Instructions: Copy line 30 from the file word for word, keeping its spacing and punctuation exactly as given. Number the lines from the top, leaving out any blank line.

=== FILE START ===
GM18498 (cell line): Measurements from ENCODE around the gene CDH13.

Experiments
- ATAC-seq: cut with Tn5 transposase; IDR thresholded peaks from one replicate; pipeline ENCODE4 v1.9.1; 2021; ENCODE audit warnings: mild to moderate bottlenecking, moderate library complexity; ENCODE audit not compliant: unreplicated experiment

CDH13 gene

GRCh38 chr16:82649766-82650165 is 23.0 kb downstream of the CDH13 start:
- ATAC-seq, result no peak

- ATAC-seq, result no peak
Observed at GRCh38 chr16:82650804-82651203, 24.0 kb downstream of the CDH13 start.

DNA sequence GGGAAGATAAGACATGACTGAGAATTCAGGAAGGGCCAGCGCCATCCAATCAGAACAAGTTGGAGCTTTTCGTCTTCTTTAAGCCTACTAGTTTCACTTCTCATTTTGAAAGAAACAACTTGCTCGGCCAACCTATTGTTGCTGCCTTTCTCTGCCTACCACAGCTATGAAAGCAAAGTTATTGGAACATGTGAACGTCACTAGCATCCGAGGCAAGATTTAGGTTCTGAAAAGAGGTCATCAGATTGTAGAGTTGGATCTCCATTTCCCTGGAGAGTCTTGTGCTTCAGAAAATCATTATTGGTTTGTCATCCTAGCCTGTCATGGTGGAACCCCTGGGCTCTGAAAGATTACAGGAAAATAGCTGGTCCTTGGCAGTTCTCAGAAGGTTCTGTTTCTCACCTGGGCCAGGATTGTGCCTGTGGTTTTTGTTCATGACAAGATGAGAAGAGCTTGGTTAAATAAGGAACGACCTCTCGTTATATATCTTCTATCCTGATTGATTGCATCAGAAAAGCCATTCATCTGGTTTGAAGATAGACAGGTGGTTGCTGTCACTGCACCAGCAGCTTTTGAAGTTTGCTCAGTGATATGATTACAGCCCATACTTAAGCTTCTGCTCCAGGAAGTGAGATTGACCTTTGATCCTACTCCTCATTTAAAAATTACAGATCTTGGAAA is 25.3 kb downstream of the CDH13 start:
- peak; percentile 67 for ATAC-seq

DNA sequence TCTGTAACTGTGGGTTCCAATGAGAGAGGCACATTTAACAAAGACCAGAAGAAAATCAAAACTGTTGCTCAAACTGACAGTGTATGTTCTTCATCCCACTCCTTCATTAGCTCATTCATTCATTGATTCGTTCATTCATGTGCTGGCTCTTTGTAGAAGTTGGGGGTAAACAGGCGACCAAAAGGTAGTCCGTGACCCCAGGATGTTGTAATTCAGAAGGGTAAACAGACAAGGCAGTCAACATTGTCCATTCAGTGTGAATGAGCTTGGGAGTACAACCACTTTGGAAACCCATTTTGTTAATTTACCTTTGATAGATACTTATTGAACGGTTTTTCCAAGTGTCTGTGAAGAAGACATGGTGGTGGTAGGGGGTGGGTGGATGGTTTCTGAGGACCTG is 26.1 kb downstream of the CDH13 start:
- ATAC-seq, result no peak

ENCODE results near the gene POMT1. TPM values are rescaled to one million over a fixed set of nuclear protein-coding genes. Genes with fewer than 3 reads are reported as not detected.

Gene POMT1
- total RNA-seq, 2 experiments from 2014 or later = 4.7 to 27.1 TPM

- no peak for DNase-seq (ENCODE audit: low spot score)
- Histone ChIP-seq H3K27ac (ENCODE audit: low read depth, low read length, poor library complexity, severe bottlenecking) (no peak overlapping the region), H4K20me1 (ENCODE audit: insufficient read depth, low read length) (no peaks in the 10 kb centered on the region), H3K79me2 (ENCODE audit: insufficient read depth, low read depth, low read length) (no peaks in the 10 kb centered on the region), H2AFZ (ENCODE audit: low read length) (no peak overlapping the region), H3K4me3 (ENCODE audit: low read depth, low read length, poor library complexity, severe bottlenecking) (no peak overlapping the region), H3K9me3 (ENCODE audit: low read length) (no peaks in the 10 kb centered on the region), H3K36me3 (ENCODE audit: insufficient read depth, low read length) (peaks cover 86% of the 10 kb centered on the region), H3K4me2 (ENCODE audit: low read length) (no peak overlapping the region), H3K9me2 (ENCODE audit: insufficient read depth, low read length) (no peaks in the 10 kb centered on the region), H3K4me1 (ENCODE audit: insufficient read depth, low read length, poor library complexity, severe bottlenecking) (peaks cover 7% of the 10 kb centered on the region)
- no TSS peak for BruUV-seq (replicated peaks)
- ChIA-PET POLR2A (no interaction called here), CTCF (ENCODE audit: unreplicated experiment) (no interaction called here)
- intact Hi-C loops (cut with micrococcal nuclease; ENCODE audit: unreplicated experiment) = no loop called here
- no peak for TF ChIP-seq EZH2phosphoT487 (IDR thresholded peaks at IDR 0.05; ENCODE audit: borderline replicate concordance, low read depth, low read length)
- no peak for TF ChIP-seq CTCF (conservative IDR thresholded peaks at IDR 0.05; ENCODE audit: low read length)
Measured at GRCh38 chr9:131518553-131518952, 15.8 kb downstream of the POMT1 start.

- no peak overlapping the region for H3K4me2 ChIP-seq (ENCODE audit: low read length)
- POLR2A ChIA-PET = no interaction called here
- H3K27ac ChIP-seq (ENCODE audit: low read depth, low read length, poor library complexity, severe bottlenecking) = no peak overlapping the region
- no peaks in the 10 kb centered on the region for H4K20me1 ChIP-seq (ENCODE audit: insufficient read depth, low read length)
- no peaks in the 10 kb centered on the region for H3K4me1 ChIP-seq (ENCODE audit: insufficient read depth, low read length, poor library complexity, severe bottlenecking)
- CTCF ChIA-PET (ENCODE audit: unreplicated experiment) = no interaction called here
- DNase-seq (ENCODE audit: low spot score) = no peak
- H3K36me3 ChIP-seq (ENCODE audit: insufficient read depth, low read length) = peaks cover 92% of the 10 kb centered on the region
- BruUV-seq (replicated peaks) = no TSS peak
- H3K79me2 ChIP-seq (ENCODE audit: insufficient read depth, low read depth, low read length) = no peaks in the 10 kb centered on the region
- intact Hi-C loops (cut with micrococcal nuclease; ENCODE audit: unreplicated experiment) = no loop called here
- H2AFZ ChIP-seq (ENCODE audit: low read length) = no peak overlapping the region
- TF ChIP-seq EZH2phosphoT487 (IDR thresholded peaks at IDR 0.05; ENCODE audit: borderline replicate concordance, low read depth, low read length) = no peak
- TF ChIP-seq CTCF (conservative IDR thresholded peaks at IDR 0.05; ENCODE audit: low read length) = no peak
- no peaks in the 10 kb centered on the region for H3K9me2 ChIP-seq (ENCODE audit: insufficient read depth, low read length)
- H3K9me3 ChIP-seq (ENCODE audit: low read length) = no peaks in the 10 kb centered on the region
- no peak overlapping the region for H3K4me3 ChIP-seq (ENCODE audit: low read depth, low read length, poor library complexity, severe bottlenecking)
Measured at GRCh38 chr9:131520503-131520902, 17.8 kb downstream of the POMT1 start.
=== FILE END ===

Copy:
- DNase-seq (ENCODE audit: low spot score) = no peak